Pension reform may prevent unions from supporting Brown's tax hike

February 3, 2012 12:00:00 AM PST
A "double-whammy" for Governor Jerry Brown: The state's labor unions are threatening to withhold support of his tax initiative unless Brown changes his proposal for pension reform.

For public-employee unions to turn their back on Brown is almost unheard of, but it could happen because of the big pension changes that Brown is proposing.

Governor Jerry Brown's pension reform package that's finally in bill form is getting a huge "thumbs-down" from public-employee unions that had hoped to negotiate something less severe. It asks current employees to contribute more and calls for a hybrid retirement plan for new hires, essentially including a 401(k).

"The things that he's proposing are bad for the taxpayers, bad for the government, bad for the employees who are affected, and it just takes money that's right now securely invested and turns it over to the Wall Street profiteers," said Bruce Blanning, Professional Engineers in California Government.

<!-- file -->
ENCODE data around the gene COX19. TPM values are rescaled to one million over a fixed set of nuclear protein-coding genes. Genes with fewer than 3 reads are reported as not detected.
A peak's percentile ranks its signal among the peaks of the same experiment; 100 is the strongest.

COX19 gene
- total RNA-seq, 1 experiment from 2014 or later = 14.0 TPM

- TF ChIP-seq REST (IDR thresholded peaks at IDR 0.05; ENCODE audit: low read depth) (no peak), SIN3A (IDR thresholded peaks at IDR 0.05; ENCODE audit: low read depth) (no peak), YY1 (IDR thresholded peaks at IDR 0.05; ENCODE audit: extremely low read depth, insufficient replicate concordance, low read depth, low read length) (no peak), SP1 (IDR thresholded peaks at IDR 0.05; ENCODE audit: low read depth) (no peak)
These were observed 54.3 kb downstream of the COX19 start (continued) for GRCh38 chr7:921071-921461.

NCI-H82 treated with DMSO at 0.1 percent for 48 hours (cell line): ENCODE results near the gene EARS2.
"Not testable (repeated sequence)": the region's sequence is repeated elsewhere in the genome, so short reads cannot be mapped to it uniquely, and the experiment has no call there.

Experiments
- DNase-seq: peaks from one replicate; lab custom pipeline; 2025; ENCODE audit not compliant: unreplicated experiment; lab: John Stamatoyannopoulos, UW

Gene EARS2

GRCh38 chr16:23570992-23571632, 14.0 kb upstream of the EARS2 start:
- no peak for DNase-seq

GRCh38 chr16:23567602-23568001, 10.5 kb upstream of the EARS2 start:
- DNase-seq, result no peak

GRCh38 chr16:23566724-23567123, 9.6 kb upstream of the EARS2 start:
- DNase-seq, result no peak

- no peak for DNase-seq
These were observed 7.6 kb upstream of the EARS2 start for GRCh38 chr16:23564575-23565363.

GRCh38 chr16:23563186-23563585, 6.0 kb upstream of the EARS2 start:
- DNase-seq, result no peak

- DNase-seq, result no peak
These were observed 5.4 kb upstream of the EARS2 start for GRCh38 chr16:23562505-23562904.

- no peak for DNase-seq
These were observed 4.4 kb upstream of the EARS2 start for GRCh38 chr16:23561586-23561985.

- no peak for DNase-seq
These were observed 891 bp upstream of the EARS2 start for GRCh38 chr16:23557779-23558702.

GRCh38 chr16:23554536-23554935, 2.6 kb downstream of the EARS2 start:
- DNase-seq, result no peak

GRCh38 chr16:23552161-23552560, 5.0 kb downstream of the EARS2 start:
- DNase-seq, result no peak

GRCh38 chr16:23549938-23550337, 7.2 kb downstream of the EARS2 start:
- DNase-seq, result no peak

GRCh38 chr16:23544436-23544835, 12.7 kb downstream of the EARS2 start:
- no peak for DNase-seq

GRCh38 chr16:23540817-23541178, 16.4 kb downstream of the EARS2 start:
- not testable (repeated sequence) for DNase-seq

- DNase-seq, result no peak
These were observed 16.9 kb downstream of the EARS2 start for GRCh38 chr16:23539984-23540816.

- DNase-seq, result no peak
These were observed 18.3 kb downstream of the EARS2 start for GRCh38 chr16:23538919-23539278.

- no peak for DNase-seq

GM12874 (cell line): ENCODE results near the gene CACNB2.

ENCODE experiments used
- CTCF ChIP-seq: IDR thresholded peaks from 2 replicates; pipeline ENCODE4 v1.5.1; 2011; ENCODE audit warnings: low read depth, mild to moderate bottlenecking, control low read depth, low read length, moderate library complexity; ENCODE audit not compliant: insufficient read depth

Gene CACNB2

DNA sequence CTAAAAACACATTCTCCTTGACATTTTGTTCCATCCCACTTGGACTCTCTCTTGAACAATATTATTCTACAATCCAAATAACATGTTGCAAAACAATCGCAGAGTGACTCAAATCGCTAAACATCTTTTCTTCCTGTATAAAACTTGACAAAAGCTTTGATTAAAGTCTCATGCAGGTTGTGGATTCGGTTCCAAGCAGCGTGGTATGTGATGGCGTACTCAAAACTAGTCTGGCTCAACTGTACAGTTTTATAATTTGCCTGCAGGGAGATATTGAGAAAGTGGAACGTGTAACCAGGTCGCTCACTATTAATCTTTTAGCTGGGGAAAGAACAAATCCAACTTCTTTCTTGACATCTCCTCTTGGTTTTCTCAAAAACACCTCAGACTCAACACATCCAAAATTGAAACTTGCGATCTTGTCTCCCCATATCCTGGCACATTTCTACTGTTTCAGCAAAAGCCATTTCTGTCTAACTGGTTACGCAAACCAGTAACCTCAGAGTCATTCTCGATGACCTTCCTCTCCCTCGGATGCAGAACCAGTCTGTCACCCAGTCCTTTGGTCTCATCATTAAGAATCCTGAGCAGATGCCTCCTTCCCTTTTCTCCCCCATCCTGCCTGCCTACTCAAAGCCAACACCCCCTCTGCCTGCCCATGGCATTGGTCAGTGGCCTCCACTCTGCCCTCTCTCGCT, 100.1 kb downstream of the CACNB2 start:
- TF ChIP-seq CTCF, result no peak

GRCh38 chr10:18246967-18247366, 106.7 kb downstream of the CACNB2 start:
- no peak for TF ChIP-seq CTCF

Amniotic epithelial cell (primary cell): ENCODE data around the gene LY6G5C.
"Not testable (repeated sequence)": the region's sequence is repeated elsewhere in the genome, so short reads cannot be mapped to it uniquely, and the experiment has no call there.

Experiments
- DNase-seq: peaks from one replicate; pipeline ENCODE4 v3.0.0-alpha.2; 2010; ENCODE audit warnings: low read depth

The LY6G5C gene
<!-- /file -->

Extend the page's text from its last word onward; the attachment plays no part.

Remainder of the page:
Unions won't publically bad-mouth a governor they helped get elected, but privately, several are thinking about not supporting Brown's tax initiative because of the drastic pension changes. They'll be meeting to discuss the possibility over the next few days and weeks.

"That's kind of like, 'I'm going to take my ball and go home if you don't let me win,'" said former California Finance Director Mike Genest, who was appointed by then-Gov. Arnold Schwarzenegger.

Genest says Brown's package is a good start to fixing the state budget.

"If it were enacted exactly like he's proposing, it would be a monumental change, and it would, in the very long term, make pensions much more sustainable," said Genest.

Brown has already lined up a broad coalition of support for his tax initiative with donations from the healthcare and oil industries and even Indian tribes.

"If they take a walk, so what?" said political analyst Tony Quinn.

Quinn says the pension changes are a strategic move to win voters over on a small, temporary sales-tax increase and income-tax hike on high-wage earners.

"I think he's trying to reach a bargain with the voters by saying, 'Look, I'm asking you to raise taxes on yourself, raise your sales taxes. Everybody in the state pays that. And in exchange I will do some cutting of these public employee pensions,'" said Quinn.

The unions especially don't like that some of the pension changes will be written into the state constitution, essentially taking away their collective-bargaining ability.


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